Bangladesh-Nepal bilateral trade has been halted for the past two weeks due to the undeclared Indian trade embargo on Nepal.
According to Nepal Transit Warehouse Company, about 200 trucks carrying various imported goods have been stuck at Banlabanda on the India-Bangladesh border. “Bangladeshi exporters are reluctant to dispatch goods to Nepal,” said Yadav Raj Shiwakoti, chief of the company at Kakarvitta, Jhapa. “They fear of a possible obstruction by the Indian customs office at Phulbari.”
Goods including cotton, industrial raw materials, fabric, juice, jam and batteries have been stuck at Banlabanda. “The Bangladeshi traders fear their trucks might be stuck at bordering areas,” Dilip Timilsina, a Nepali trader involved in Bangladesh trade, said.
Due to halting in Nepal-Bangladesh trade, the Mechi Customs Office has been losing Rs1.1 million in revenues every day, according to the custom’s chief Bhim Prasad Adhikari. This means the customs office has lost revenue of more than Rs15 million in the last two weeks.
Due to continued obstruction at the customs point, Dabur Nepal, an Indian multination company, failed to deliver its products like “Chyawanprash” to Bangladesh on Wednesday. Exports of pulses and vegetables to the neighbour has also stopped for the past month.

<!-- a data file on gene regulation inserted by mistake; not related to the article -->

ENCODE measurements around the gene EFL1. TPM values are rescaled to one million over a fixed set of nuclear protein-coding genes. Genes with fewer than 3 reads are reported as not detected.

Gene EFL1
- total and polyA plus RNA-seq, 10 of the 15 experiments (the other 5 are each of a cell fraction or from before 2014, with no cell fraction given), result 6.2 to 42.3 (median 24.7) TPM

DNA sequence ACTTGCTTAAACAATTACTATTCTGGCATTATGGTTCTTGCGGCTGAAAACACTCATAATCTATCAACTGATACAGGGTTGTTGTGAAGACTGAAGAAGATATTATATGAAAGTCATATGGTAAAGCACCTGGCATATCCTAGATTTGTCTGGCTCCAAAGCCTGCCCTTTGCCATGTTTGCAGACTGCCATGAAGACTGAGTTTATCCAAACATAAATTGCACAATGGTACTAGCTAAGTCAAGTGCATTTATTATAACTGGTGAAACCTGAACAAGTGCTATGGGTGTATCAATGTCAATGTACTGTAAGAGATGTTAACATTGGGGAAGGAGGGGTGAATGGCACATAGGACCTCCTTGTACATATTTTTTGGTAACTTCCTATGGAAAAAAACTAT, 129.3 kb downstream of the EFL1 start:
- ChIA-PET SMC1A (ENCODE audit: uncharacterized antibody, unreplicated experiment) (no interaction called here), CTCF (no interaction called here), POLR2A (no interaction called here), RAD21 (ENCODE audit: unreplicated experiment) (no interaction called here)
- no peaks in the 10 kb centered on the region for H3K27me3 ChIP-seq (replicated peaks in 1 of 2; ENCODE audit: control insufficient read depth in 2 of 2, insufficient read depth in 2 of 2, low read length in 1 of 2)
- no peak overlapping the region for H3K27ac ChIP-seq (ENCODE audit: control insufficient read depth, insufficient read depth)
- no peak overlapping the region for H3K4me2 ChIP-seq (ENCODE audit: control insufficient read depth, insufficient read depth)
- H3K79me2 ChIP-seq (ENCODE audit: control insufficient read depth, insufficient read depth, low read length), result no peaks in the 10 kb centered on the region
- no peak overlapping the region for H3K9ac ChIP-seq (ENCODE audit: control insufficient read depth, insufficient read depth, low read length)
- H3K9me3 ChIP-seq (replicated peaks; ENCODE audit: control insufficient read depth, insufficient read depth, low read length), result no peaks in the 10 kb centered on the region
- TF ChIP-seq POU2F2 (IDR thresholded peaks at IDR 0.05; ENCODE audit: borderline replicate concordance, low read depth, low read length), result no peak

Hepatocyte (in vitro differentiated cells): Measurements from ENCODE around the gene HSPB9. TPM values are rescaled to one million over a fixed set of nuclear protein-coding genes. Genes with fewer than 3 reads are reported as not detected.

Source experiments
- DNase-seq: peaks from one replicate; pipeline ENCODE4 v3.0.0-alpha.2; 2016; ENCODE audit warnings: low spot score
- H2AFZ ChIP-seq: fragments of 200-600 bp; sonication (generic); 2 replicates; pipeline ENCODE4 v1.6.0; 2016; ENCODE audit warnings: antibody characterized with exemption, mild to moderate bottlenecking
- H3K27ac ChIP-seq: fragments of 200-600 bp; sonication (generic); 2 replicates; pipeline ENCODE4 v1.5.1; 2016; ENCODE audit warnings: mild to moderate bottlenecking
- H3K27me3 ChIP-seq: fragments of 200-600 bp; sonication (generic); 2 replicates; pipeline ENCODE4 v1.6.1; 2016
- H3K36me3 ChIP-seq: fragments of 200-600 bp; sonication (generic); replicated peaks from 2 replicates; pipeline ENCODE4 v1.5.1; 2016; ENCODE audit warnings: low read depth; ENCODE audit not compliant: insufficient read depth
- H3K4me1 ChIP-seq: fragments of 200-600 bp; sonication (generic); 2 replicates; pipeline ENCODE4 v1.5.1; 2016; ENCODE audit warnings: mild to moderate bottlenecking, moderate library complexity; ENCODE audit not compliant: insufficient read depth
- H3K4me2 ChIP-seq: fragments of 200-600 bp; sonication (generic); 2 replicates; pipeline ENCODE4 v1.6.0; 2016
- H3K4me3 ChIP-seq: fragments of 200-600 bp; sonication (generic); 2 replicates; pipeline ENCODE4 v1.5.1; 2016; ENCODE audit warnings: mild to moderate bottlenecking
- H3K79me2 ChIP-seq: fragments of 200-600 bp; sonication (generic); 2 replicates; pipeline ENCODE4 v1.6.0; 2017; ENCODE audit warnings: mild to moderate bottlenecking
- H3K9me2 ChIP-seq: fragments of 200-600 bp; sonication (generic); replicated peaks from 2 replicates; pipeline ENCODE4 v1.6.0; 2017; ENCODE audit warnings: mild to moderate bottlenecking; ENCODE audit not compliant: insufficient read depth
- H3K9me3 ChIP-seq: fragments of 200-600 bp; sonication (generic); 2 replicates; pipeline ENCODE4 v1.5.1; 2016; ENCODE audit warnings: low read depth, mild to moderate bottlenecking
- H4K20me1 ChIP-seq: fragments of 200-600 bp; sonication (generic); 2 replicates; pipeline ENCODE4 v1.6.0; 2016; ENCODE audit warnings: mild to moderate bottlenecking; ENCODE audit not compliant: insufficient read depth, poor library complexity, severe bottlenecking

Bangladesh is the largest importer of Nepali “Musuro” pulse. The two countries have been trading goods through the Kakarbhitta-Phulbari-Banglabanda trade route. Based on international rules, India cannot block this route because a landlocked country should have the access to other markets through neighbouring country, a source at the Customs Office said.
Nepal exports goods such as pulse, medicinal herbs and vegetables to Bangladesh and imports cotton, medicines, battery, fabric, juice, potatoes, milk powder, biscuit, raw jute, tube light and mobile phones, among others from the neighbour. In the last fiscal year, Nepal exported goods worth Rs1.08 billion to Bangladesh, while imports amounted to Rs 2.73 billion.
PARBAT PORTEL, Kathmandupost